Total = 38 ATP; true for Proks, but for Euks 2 ATP needed to transport NADH from cytoplasm to matrix → theoretically, 36 ATP produced.

Actual ATP yield for Eukaryotes

- Inner mitochondrial membrane "leaky"
- Proton gradient used for other things as well
→ measured values closer to 2.5xNADH, 1.5xFADH₂
- Actual yield ~30 ATP/glucose

Efficiency of catabolism of glucose

Aerobic respiration captures ~32% of a glucose's energy (compared to ~25% for a car engine).

Regulation of Aerobic Respiration - Glycolysis

ATP and citrate are allosteric inhibitors of an enzyme in glycolysis, phosphofructokinase. When ATP is in excess or Krebs is making more citrate than is consumed, glycolysis is slowed.

Regulation of Aerobic Respiration - Pyruvate Oxidation

Pyruvate dehydrogenase, which converts pyruvate to acetyl-CoA, is inhibited by NADH.

Regulation of Aerobic Respiration - Krebs

High levels of ATP will slow several steps in the Krebs catabolic pathway.

Ethanol Fermentation

Glycolysis produces ATP and NADH.
Pyruvates produced lose CO₂ to become acetaldehyde.
Acetaldehyde takes Hs from NADH to become ethanol, and NADHs are oxidized back to NAD⁺.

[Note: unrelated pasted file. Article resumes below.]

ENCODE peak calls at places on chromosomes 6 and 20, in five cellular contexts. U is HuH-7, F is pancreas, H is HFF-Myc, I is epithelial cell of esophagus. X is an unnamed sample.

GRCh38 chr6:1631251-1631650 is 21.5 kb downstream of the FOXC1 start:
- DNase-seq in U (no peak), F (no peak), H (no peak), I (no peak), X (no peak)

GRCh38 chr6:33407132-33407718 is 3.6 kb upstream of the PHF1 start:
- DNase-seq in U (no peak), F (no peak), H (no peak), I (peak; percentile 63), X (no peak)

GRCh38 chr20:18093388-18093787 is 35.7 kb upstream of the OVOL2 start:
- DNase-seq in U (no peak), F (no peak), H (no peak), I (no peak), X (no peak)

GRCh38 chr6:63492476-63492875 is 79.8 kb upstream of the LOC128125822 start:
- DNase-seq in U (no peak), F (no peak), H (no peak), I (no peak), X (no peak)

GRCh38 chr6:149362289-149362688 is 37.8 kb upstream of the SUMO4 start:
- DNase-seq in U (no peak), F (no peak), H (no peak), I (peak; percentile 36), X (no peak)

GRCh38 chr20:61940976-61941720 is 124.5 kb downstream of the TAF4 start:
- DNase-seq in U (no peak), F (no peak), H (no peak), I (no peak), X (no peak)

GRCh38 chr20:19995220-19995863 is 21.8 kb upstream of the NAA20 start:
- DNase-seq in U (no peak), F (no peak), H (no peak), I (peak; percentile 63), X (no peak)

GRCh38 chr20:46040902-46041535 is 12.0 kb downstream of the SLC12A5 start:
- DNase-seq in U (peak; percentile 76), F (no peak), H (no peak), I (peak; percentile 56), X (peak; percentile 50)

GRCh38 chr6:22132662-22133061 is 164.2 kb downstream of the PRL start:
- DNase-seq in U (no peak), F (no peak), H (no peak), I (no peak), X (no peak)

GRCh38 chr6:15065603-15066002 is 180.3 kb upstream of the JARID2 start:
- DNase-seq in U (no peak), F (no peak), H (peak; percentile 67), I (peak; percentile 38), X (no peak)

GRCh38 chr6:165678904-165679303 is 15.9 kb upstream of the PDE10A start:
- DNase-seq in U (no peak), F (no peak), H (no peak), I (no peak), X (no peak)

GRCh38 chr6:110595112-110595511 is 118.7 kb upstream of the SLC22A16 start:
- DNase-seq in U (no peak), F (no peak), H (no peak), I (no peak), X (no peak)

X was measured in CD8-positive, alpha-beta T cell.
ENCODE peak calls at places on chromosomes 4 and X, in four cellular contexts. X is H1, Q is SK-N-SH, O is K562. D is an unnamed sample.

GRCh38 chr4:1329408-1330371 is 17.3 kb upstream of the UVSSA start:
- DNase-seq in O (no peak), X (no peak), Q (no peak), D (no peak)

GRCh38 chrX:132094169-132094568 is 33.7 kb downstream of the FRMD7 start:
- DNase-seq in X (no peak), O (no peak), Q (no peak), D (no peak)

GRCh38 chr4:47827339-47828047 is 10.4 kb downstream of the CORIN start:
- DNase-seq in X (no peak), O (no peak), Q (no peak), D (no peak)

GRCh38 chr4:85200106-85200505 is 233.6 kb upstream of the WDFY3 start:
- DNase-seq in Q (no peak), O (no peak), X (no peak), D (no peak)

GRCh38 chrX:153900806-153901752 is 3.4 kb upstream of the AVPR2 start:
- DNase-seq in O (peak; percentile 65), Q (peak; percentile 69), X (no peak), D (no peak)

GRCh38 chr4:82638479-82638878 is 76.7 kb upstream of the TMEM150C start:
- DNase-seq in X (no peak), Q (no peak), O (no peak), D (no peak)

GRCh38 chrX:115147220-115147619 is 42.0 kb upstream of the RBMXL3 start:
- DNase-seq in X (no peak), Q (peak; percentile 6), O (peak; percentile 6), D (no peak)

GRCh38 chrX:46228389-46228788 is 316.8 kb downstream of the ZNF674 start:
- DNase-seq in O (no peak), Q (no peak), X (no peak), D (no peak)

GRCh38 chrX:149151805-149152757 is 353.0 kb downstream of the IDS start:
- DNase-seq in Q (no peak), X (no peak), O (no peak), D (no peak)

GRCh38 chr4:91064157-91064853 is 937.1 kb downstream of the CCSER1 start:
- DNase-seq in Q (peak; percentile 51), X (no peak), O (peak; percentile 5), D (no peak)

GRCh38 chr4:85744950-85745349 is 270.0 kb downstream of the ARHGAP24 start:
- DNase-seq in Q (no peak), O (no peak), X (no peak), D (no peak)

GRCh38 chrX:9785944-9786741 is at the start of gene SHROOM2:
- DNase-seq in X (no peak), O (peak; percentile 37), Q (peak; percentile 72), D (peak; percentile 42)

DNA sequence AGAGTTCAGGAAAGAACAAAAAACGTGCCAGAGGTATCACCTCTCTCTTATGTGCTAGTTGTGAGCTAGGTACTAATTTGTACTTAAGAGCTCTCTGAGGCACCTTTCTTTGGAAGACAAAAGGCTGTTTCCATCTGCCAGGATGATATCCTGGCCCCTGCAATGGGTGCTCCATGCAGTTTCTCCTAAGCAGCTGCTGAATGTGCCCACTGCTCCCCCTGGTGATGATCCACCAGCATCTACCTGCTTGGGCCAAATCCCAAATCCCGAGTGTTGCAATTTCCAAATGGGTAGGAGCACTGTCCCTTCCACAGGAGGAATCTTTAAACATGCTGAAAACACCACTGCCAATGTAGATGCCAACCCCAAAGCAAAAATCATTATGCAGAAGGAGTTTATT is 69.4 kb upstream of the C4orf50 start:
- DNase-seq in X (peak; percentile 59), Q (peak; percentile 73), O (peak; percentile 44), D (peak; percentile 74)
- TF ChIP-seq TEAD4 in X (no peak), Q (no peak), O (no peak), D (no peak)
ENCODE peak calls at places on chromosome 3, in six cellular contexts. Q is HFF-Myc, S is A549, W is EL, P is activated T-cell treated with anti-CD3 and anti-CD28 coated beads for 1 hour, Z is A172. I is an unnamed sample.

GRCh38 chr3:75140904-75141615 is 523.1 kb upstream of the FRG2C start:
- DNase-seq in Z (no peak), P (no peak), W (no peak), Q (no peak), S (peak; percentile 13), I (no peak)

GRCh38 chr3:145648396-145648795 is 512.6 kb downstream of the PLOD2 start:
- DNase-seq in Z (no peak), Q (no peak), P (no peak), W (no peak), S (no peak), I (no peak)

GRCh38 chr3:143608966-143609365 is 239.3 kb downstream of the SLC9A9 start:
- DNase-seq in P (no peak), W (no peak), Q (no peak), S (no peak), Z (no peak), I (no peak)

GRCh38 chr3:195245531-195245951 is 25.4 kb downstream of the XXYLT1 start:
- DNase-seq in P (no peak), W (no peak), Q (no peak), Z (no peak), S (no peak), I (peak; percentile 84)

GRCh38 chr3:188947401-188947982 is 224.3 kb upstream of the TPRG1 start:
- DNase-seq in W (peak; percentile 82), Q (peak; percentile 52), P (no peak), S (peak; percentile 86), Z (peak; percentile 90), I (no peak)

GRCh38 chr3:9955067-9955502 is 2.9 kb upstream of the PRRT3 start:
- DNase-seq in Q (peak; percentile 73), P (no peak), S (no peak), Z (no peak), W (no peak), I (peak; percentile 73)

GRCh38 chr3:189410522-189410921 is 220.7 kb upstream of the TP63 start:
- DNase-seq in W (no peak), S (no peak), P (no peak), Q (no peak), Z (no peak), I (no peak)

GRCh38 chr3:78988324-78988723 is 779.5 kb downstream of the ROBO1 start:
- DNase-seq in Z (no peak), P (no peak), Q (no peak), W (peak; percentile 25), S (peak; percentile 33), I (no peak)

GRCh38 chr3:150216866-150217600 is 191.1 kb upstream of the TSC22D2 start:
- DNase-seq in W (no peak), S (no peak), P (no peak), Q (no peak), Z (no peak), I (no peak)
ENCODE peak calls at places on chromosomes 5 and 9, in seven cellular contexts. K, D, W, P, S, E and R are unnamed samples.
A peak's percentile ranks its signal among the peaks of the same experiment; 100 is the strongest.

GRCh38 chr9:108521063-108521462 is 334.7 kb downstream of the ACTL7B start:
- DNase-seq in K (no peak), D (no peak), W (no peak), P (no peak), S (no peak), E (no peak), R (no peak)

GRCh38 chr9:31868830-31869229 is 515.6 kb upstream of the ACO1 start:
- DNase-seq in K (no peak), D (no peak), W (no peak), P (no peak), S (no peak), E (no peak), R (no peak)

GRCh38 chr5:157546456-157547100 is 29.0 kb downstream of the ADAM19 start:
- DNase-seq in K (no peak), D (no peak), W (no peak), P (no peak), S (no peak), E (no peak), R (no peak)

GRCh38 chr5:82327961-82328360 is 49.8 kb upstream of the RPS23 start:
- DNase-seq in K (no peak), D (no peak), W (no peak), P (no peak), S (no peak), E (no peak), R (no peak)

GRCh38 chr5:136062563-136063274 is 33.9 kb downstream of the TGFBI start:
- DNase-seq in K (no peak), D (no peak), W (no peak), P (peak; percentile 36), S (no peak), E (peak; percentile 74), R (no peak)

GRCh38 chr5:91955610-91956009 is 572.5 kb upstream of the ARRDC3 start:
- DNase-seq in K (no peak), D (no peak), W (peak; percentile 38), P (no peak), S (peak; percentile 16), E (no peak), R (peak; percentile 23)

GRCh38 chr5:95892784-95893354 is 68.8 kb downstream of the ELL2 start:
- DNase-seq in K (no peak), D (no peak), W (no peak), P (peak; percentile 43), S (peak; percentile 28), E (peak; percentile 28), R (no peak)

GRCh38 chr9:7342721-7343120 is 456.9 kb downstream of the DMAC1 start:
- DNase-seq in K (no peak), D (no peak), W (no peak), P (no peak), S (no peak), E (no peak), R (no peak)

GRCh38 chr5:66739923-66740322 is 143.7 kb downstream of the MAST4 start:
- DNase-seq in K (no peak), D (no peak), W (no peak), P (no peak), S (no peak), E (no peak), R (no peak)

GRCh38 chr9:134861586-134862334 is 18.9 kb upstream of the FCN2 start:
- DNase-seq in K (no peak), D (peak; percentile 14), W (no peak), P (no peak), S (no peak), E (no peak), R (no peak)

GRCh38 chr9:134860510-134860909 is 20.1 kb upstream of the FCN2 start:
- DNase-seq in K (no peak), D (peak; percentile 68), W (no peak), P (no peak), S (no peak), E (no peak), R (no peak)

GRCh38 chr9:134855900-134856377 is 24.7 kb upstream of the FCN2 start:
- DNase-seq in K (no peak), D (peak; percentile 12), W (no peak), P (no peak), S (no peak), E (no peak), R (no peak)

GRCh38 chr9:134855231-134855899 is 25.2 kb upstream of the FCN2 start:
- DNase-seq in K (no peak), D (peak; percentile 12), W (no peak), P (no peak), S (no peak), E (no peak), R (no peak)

Lactic Acid Fermentation

Glycolysis produces ATP and NADH.
Lactate dehydrogenase takes Hs from NADH and give it to the pyruvates to form lactate and NAD⁺.


The removal of amines, sp. so that proteins can be catabolised.

Catabolism of proteins removes amino groups

Depending on what amino acids are broken down, different substances present at different stages are made; they then enter glycolysis or Krebs.

Catabolism of fatty acids produces acetyl groups in a process called β oxidation

Fatty acids are oxidized in the matrix of the mitochondria; enzymes remove 2-carbon acetyl groups until the entire fatty acid has been converted into acetyl groups. They are then combined with coenzyme A to form acetyl Co-A.

Respiration of fatty acids vs ATP

Carbon for carbon, fats will yield more energy than carbs, and are lighter to boot, hence their use as storage.

For organisms that do not undergo aerobic respiration, they compensate by...

... having glycolysis proceed much faster, so that they can still produce enough ATP to function.

A small number of key intermediates connect metabolic pathways

- Pyruvate
- Acetyl Co-A
Allows the interconversions of fats/sugars/etc.

Acetyl-CoA has many roles

- Almost all catabolized molecules are turned into acetyl-CoA
- Also used in anabolic metabolism, building fatty acids
- Which role, depends on ATP concentration